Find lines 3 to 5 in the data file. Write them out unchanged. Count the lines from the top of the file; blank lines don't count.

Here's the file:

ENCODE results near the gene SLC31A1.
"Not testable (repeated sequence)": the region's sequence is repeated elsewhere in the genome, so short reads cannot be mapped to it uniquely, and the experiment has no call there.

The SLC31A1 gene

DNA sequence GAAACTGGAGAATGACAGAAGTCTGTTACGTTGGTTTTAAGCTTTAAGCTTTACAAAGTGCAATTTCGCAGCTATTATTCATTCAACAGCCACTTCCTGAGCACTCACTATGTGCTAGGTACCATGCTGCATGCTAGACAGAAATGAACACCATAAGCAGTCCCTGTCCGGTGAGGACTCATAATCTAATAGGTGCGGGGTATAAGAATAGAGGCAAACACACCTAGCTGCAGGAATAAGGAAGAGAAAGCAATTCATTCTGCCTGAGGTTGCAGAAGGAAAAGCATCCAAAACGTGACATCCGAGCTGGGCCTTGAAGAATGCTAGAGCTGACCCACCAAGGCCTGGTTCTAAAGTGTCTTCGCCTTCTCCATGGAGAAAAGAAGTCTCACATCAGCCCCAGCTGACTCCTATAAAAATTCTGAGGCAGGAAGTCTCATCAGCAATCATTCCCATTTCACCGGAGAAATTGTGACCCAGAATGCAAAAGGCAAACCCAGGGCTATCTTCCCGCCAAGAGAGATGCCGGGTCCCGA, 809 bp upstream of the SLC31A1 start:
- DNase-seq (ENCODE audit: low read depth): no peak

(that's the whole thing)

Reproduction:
The SLC31A1 gene

DNA sequence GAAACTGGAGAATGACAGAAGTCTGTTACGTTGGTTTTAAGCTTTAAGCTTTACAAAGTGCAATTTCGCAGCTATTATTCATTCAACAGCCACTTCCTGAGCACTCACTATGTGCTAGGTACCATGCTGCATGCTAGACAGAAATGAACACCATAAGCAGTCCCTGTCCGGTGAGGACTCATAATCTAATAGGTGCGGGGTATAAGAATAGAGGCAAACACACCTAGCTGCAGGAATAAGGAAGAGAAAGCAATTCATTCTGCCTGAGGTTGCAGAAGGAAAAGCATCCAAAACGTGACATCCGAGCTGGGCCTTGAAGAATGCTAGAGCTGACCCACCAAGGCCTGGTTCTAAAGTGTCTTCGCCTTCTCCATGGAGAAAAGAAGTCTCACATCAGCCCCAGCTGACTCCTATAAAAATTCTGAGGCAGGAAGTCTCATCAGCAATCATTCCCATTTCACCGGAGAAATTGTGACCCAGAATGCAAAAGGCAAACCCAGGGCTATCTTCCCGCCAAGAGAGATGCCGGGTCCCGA, 809 bp upstream of the SLC31A1 start:
- DNase-seq (ENCODE audit: low read depth): no peak